European Commissioner for Enlargement and Neighbourhood Policy
Speech at the Conference with Civil Society (EaP National Platform) and professors/students of Mohyla Academy
7 February 2013
Ladies and Gentlemen,
I enjoy being in Ukraine, here at Mohyla Academy and I enjoy being proud to call myself a friend of Ukraine.
It is a privilege for me to address this audience of students, professors and representatives of civil society. I am very pleased to have the opportunity to share with you some important messages that I brought with me from Brussels to Kyiv. Earlier today I addressed the Cabinet of Ministers and also the Verkhovna Rada, which was itself an unique opportunity. I take it as a tribute to the special relation between EU and Ukraine.
Now, I am particularly keen to reach out to you because I think it is essential that as many people as possible in the Government, the Parliament and Ukrainian society at large feel part of the European integration project. Building European Union in Ukraine should be a shared endeavour in which all parts have a distinct but equally important role to play.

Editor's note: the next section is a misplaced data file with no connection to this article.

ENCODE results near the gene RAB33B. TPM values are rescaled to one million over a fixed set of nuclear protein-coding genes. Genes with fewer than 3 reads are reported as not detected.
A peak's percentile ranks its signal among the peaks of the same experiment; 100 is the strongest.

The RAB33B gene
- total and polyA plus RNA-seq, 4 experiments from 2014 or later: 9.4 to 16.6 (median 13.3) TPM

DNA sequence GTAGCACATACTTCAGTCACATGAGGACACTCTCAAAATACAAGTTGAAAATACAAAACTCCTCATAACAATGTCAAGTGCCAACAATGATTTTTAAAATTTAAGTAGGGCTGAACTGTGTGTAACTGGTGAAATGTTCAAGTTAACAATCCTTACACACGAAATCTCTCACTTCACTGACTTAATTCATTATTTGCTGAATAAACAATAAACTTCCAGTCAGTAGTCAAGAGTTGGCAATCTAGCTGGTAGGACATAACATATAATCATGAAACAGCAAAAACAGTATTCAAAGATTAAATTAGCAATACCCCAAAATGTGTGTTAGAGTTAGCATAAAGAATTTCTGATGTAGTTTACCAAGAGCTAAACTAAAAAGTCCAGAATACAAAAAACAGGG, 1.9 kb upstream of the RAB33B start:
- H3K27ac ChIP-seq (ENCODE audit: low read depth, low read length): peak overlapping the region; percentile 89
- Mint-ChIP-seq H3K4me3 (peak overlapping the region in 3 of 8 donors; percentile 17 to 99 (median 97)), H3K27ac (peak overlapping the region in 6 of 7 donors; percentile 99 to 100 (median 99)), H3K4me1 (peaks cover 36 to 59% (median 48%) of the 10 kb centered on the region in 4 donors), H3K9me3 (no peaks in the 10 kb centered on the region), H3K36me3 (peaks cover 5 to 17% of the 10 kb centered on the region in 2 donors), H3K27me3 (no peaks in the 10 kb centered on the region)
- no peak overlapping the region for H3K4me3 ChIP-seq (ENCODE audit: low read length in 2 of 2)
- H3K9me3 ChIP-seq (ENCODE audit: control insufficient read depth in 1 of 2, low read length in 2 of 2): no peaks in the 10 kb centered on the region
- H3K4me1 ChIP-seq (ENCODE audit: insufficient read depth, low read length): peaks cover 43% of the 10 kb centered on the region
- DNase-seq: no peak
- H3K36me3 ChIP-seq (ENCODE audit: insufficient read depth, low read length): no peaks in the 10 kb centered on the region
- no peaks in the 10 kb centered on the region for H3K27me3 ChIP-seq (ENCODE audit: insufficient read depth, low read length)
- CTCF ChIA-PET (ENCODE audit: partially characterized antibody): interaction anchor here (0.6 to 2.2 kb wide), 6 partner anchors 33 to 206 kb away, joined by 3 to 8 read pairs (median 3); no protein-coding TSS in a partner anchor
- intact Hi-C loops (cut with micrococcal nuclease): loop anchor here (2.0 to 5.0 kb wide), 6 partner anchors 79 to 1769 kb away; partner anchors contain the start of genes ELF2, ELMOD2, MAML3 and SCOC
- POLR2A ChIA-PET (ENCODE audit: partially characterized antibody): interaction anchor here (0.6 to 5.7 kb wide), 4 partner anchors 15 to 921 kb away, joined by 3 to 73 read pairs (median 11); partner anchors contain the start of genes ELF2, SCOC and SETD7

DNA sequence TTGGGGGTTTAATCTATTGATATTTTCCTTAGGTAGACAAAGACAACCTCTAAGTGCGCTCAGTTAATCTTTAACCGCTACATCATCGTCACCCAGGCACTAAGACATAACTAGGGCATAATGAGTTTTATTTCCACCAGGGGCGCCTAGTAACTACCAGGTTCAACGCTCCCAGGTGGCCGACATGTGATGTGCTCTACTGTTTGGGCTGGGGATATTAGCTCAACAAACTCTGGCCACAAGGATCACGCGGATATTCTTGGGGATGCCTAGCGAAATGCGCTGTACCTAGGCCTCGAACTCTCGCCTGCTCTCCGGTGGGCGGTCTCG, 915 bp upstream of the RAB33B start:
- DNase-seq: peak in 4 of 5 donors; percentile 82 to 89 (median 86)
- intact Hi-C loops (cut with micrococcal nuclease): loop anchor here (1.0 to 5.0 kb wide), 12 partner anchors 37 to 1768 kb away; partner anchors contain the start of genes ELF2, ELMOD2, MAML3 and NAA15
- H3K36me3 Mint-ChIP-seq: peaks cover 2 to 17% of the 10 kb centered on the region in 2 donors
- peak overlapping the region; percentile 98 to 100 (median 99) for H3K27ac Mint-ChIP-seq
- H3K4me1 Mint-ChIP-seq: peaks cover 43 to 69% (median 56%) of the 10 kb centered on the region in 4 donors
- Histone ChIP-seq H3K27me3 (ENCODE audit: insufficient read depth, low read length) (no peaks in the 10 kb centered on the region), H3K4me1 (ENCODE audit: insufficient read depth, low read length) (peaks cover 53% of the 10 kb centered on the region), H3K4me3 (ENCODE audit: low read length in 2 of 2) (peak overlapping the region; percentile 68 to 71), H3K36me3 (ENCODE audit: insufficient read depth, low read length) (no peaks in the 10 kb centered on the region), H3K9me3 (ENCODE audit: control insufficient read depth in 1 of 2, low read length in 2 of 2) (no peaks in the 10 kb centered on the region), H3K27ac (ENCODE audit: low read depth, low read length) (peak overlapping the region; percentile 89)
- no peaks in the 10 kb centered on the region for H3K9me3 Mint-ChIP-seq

The young generation – Ukraine's future
It is a real pleasure for me to have the opportunity today to interact with Ukraine’s young generation– the future of Ukraine. But when we look ahead, we should not forget our heritage. What Ukrainian institution represents these two aspects – youth and heritage – better than the Kyiv Mohyla Academy, one of the oldest Ukrainian universities, founded in 1615.
The Academy is also the only university in Ukraine which has a fully-fledged European studies program and the academic institution which granted the first ever European-style PhD diploma in Ukraine. I hope that my messages will strike a chord in this illustrious venue and with this audience.
Before moving on to the issue of European Union-Ukraine relations and their prospects, please let me congratulate the professors as well as the students of this Academy for their achievements. I know that this university actively participates in European Union-funded programs like Tempus, Jean Monnet and Erasmus Mundus. It is our wish to increase such opportunities in future. I know the graduates of this Academy reach top positions both in the government and in business. I hope that more of you will bring a personal contribution to building European Union in Ukraine, either as civil servants able to think out of the box or as the leaders of competitive and innovative businesses.